I’m currently working with the Ed Sullivan Fellows program, an initiative of the NYU MusEDLab where we mentor up and coming rappers and producers. Many of them are working with beats they got from YouTube or SoundCloud. That’s fine for working out ideas, but to get to the next level, the Fellows need to be making their own beats. Partially this is for intellectual property reasons, and partially it’s because the quality of mp3s you get from YouTube is not so good. Here’s a collection of resources and ideas I collected for them, and that you might find useful too.
What should you use?
There are a lot of digital audio workstations (DAWs) out there. All of them have the same basic set of functions: a way to record and edit audio, a MIDI sequencer, and a set of samples and software instruments. My DAW of choice is Ableton Live. Most of the Sullivan Fellows favor FL Studio. Mac users naturally lean toward GarageBand and Logic. Other common tools for hip-hop producers include Reason, Pro Tools, Maschine, and in Europe, Cubase.
Traditional DAWs are not the only option. Soundtrap is a web-based DAW that’s similar to GarageBand, but with the enormous advantage that it runs entirely in the web browser. It also offers some nifty features like built-in Auto-Tune at a fraction of the usual price. The MusEDLab’s own Groove Pizza is an accessible browser-based drum sequencer. Looplabs is another intriguing browser tool.
Mobile apps are not as robust or full-featured as desktop DAWs yet, but some of them are getting there. The iOS version of GarageBand is especially tasty. Figure makes great techno loops, though you’ll need to assemble them into songs using another tool. The Launchpad app is a remarkably easy and intuitive one. See my full list of recommendations.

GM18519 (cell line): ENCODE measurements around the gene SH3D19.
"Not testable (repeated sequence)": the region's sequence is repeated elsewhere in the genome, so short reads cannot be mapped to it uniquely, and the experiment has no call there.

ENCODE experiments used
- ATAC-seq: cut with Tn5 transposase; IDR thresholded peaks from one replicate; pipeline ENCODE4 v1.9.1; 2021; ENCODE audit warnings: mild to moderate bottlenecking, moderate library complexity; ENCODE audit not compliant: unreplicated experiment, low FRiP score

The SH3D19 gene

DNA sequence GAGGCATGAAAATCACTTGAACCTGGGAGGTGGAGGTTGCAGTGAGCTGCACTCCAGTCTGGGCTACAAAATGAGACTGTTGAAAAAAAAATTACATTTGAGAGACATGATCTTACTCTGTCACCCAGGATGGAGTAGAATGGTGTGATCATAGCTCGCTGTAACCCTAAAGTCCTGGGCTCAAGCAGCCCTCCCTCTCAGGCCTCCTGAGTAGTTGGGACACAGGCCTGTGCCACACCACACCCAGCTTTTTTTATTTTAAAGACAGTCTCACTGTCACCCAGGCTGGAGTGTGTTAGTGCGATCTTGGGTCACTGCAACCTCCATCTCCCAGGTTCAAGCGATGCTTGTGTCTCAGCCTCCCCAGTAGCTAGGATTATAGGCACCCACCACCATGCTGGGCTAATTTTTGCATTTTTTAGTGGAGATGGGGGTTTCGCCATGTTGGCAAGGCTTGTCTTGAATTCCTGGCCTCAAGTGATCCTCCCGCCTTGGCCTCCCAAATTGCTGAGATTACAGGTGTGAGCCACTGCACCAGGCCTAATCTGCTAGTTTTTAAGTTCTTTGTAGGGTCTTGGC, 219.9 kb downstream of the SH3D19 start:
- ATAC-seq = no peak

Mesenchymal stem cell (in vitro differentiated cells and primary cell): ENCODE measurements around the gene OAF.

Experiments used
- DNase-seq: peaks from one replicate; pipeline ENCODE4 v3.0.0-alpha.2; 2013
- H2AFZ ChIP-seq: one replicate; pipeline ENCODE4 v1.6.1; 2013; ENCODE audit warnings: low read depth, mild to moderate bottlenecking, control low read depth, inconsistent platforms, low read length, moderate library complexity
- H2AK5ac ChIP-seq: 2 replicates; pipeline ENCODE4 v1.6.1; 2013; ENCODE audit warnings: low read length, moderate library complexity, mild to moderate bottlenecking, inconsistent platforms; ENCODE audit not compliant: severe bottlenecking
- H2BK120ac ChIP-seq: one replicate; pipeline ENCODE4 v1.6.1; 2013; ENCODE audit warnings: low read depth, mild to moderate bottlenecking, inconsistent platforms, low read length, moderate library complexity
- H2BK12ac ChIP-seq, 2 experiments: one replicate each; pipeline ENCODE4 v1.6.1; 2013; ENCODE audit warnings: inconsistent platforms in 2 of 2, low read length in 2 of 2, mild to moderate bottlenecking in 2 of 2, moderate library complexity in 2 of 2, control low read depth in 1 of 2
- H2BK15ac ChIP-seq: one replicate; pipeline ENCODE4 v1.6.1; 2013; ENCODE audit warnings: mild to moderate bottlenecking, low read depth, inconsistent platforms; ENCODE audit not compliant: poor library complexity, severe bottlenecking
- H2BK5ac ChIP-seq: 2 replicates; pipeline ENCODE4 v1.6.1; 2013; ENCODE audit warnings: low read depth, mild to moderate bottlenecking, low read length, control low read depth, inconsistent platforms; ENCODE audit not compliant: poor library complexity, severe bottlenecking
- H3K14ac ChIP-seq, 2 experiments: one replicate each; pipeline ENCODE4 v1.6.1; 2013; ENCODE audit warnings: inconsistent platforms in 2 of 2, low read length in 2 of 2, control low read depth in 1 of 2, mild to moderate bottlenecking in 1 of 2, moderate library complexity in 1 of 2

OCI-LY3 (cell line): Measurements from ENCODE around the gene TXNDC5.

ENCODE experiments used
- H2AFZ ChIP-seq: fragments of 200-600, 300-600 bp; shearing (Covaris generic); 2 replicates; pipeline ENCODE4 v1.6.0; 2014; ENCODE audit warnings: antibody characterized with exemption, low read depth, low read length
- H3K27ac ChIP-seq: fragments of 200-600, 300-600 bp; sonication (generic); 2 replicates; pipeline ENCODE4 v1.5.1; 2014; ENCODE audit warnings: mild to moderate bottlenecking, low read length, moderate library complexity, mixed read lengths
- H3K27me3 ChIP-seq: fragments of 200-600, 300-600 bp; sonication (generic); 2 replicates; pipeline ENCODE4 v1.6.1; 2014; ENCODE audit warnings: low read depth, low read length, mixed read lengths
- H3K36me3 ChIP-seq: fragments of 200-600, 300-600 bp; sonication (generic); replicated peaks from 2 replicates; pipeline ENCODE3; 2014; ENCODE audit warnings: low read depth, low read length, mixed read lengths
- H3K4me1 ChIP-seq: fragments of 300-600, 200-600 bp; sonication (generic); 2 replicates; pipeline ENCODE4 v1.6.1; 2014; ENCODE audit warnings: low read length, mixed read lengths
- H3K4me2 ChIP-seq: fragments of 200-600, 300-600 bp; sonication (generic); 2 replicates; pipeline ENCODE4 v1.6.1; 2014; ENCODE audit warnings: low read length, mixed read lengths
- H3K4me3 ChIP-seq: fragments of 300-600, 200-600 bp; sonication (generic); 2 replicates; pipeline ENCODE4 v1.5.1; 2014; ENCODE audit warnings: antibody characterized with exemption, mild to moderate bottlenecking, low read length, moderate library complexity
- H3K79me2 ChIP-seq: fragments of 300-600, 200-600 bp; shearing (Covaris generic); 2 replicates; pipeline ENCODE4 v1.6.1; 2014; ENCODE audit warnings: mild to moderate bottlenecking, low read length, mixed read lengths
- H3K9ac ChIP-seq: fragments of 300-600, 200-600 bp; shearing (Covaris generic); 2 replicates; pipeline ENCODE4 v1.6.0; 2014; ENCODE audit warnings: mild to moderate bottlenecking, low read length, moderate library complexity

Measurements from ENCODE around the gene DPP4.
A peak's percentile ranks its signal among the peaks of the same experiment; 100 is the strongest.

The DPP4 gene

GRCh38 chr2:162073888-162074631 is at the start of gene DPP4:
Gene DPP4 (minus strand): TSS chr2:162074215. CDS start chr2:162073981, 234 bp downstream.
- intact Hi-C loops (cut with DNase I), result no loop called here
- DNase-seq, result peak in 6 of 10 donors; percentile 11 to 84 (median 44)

Where do you get sounds?
DAW factory sounds
Every DAW comes with a sample library and a set of software instruments. Pros: They’re royalty-free. Cons: They tend to be generic-sounding and overused. Be sure to tweak the presets.
Sample libraries and instrument packs
The internet is full of third-party sound libraries. They range widely in price and quality. Pros: Like DAW factory sounds, library sounds are also royalty-free, with greatly wider variety available. Cons: the best libraries are expensive.
Humans playing instruments
You could record music the way it was played from the Stone Age through about 1980. Pros: You get human feel, creativity, improvisation, and distinctive instrumental timbres and techniques. Cons: Humans are expensive and impractical to record well.
Your record collection
Using more DJ-oriented tools like Ableton, it’s perfectly effortless to pull sounds out of any existing recording. Pros: Bottomless inspiration, and the ability to connect emotionally to your listener through sounds that are familiar and meaningful to them. Cons: If you want to charge money, you will probably need permission from the copyright holders, and that can be difficult and expensive. Even giving tracks away on the internet can be problematic. I’ve been using unauthorized samples for years and have never been in any trouble, but I’ve had a few SoundCloud takedowns.
What sounds do you need?
Most hip-hop beats revolve around the components of the standard drum kit: kicks, snares, hi-hats (open and closed), crash cymbals, ride cymbals, and toms. Handclaps and finger snaps have become part of the standard hip-hop drum palette as well.